Review: An EveryDay Thing

An EveryDay Thing by Nancy Richardson

Actual Rating: 4


*Thank you to the author for a free e-copy in exchange for an honest review!*

I’m a picky poetry reader. To be honest, it was really the cover art that made me want to read the book. In An EveryDay Thing, the author Nancy Richardson tackles a very difficult topic: the personal and political consequences of the Kent State shooting.

I have to admit; I was very ignorant about this event, but it seems surprisingly relevant to our current socio-political situation.

Without a doubt, the author succeeded in capturing the gut-wrenching emotion that I could only ever imagine. My favorite poem in the book is titled “Fear.” It is a poem addressing the pain in the aftermath of Kent State. At the same time, there is anger, frustration, and a very powerful sort of defiance, all in a few lines.

Another thing to mention is that there are several poems that focus more on the culture of Ohio itself, about the rural way of life. These moments are calming, yet profound, and I found that it made the book as a whole much more cohesive and realistic, creating a delicate balance between positive and negative.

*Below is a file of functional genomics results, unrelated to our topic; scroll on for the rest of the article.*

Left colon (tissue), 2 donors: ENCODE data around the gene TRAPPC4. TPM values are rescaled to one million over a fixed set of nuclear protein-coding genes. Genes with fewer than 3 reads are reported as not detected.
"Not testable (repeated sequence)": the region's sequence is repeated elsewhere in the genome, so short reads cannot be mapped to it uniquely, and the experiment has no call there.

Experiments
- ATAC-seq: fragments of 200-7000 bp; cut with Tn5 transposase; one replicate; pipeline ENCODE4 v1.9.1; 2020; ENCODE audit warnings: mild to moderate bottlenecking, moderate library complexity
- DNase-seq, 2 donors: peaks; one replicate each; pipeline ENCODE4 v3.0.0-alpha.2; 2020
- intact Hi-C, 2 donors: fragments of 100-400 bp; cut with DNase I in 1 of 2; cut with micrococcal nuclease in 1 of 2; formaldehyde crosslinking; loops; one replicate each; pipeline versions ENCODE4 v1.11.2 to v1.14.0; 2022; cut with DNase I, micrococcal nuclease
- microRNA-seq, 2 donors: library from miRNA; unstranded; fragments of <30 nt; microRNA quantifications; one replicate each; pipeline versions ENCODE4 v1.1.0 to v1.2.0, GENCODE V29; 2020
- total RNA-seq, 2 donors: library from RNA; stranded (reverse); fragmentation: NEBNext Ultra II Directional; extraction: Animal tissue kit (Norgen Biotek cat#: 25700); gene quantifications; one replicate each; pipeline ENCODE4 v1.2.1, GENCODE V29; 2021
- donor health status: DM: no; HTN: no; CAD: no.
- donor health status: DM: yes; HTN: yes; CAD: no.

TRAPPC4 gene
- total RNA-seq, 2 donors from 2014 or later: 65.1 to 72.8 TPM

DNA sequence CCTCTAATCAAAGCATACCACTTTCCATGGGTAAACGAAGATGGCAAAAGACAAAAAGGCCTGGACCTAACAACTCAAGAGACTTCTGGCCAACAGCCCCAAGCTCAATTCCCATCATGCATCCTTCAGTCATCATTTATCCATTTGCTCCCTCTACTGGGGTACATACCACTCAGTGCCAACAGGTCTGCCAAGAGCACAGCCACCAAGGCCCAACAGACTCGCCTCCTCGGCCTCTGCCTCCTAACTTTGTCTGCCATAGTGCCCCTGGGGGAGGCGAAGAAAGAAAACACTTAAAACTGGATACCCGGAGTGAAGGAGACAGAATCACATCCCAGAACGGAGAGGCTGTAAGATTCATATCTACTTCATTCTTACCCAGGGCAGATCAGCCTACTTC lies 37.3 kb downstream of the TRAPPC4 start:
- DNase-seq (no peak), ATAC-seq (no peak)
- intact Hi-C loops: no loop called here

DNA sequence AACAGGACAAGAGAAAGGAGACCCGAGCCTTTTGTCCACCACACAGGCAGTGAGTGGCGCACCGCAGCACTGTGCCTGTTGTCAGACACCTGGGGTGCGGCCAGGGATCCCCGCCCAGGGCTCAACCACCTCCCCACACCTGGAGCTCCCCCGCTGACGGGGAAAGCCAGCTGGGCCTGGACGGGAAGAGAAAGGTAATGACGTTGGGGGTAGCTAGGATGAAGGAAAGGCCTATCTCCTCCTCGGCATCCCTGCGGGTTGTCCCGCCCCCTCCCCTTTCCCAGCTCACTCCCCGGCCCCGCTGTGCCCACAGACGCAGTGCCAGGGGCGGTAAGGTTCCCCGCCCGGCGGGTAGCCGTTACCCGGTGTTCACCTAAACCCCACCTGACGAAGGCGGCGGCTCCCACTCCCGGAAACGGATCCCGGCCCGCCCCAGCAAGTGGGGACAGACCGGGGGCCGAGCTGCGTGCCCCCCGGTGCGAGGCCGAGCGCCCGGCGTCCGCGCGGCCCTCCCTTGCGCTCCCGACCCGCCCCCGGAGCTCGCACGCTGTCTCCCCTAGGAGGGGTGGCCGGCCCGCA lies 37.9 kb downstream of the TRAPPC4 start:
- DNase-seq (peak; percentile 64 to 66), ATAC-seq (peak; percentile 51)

At first, I wasn’t sure the writing style would be my thing. It is written in a way that reflects prose, but with line breaks in atypical places. I’ve personally been a bigger fan of fragmentation and visual manipulation in poetry. As the book continued, however, the author indeed did experiment with the latter and with different styles of writing, and I liked how this changed the pacing of the book slightly in a way that reflected what was happening.

Overall, I really enjoyed this poetry book, especially because of the way it tells an event with historical, social, and political context. I actually learned a lot, but the emotion that the author was able to create was a large part of the reading experience. I would definitely recommend this, as it’s not your everyday poetry book!

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4 comments

  1. I wish there could have been more about continuing political consequences from Kent State. I feel like that would have opened up this volume for me–it was a little off-putting to feel like it was written mostly for baby boomers.

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    • That’s true – it would be interesting to read about any lasting consequences that we might still see today! But I think it was also interesting to kind of dip into a book that forced me to think like someone from a different generation.

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